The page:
Article in East Anglian Daily Times – 1 July 2015

Peace Palace backers share aim of spreading meditation message as works starts in Rendlesham

Jason Rookyard, Project Manager and Richard Johnson, National Director of the Transcendental Meditation Programme in England at the site of the Maharishi Peace Palace being built at Rendlesham.

07:45 01 July 2015 – Tom Potter

Jason Rookyard, Project Manager and Richard Johnson, National Director of the Transcendental Meditation Programme in England at the site of the Maharishi Peace Palace being built at Rendlesham.

Developers of a £3.5million meditation retreat being built in a Suffolk village are hoping the project will help spread their message of peace through the teaching of ‘collective consciousness’.

A Maharishi Peace Palace is going to be built in Rendlesham

Once complete, the Maharishi Peace Palace in Rendlesham will offer courses in transcendental meditation (TM), including consciousness-based education and natural health care known as AyurVeda.

The building will be a purpose-built successor to the TM Academy which operated for more than 25 years in Badingham, and will be the centrepiece of Rendlesham’s Garden Village – one of the largest Vedic architecture settlements of its kind.

The project is a first for the UK – with similar buildings in Ireland, Holland and Germany.

Permission was granted in 2008 for the Maharishi Foundation to develop a residential venue teaching the techniques of Maharishi Mahesh Yogi.

The site of the Maharishi Peace Palace being built at Rendlesham.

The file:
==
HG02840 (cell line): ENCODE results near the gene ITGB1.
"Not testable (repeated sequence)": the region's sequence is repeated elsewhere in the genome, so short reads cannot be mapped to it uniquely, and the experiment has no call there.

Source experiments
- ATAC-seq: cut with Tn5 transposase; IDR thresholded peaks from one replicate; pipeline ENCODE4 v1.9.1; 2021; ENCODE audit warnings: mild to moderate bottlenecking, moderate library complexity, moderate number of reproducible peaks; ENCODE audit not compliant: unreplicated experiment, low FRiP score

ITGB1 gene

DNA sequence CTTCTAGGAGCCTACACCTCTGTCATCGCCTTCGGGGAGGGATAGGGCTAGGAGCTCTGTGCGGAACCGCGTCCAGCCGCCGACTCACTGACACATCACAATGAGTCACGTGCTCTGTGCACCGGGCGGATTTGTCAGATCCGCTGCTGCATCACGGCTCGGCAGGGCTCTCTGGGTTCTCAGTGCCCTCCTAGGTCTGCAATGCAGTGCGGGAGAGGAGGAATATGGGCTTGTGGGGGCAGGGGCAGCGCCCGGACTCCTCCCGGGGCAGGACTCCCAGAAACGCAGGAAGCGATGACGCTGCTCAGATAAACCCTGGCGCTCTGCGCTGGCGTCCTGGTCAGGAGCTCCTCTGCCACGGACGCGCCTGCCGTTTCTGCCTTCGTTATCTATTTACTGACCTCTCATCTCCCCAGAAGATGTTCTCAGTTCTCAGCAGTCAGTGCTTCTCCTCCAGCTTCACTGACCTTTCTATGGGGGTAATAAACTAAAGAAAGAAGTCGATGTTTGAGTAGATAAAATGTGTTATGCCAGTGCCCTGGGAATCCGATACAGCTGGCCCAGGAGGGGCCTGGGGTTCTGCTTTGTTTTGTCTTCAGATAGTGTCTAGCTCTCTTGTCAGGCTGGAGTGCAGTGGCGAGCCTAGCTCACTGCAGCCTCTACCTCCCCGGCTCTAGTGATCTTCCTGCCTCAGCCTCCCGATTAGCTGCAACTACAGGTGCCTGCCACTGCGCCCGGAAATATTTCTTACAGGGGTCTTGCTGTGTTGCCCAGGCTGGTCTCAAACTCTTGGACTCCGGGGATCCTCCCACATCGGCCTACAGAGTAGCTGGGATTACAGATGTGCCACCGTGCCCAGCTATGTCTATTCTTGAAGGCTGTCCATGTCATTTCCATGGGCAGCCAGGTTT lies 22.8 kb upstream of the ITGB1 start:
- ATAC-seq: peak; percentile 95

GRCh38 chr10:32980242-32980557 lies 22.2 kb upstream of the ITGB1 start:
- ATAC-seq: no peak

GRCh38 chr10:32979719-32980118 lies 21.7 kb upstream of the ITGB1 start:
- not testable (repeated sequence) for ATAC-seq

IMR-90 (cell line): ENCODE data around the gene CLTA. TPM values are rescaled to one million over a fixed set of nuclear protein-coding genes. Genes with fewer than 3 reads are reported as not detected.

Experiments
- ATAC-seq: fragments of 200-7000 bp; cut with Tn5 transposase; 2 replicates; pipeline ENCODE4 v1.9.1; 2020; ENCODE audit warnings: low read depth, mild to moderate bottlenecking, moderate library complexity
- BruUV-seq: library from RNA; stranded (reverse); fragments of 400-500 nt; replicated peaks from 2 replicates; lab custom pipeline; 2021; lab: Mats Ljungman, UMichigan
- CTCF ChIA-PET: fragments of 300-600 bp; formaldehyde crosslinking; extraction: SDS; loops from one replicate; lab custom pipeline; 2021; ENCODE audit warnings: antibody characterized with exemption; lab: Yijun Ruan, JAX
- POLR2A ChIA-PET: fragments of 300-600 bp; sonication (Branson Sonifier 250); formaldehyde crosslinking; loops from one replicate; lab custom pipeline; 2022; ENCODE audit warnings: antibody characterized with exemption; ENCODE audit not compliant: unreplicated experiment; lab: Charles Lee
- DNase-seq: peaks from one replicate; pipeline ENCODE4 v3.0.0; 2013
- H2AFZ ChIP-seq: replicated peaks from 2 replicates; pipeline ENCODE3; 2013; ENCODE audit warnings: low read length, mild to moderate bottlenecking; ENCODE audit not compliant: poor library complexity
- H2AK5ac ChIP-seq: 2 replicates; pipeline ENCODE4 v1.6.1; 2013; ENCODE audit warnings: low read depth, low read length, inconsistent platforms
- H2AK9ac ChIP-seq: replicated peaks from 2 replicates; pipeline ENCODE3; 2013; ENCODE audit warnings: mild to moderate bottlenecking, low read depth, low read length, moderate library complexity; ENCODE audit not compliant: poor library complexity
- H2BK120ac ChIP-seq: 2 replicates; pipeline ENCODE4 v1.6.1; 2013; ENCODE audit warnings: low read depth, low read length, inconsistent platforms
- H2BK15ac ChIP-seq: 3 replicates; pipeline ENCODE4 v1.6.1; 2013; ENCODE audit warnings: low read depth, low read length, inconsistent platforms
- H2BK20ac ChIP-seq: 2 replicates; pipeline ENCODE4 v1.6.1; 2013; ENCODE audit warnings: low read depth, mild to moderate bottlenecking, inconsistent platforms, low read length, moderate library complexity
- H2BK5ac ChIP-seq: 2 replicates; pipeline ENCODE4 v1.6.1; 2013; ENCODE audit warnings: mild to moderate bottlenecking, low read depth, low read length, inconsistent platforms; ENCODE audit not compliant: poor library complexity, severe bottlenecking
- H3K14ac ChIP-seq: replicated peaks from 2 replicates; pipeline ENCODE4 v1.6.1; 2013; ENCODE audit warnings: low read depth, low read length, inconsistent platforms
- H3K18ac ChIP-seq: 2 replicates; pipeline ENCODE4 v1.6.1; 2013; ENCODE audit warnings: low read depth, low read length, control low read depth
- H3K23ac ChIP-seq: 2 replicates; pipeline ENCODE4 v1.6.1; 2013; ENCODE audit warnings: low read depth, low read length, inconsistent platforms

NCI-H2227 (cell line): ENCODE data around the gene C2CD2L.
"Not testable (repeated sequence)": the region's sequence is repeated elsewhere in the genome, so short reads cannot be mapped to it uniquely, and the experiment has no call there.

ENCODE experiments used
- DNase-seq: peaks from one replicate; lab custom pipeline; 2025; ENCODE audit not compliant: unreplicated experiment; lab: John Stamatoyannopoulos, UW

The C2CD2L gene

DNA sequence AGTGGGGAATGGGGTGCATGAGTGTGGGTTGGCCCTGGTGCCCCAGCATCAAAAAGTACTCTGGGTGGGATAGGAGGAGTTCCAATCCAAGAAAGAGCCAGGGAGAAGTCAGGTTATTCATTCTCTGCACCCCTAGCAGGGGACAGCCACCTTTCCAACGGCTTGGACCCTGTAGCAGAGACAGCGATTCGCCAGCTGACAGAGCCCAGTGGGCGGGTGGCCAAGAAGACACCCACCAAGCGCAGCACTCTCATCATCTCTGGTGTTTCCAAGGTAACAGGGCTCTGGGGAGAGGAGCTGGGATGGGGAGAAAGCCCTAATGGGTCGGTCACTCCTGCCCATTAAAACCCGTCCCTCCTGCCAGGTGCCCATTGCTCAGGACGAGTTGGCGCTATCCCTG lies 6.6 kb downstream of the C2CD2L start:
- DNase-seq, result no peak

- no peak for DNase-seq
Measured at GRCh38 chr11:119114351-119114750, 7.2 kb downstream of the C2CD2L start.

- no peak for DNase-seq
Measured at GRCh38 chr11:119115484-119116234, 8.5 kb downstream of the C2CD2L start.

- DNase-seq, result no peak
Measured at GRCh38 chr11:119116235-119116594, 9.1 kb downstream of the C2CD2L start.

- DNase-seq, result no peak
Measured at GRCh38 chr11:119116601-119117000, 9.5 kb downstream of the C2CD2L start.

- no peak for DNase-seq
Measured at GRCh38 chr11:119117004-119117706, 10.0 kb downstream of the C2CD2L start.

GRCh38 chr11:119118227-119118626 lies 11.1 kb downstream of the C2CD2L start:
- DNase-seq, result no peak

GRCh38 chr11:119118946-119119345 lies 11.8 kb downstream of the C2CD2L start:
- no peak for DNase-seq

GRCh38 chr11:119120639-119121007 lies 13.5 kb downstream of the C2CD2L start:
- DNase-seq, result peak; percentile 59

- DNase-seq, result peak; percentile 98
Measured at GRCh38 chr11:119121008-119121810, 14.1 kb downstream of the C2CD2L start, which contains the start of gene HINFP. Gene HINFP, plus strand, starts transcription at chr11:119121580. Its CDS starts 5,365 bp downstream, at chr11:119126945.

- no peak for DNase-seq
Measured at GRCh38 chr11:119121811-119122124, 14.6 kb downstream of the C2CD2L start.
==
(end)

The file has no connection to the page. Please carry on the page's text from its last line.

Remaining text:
Richard Johnson, Rendlesham resident and national director of the foundation, said: “There is growing interest in yoga and we would like to bring out its fuller value by developing the consciousness of the individual – to feel more in tune with themselves and the cosmos, leading to a more creative and effective person.

“Our charity supports projects around the world – particularly in poorer countries. A by-product of our research is that, when a small group of people are practicing, it has a wider effect – an improvement on the environment.

“Everyone is searching for deeper understanding in order to meet the challenges of modern life. Once people find out more, they become more comfortable and realise it has a universal application. All we have done is use a law of nature that was always there.”

Former Foster and Partners architect D’Arcy Fenton is overseeing the project design, alongside local consultant John Renwick and project artist David Williams.

Jason Rookyard, project manager for construction company RG Carter, said: “We’re very pleased to have been chosen for the project.”

The 30-bedroom Peace Palace is expected to open in September 2016.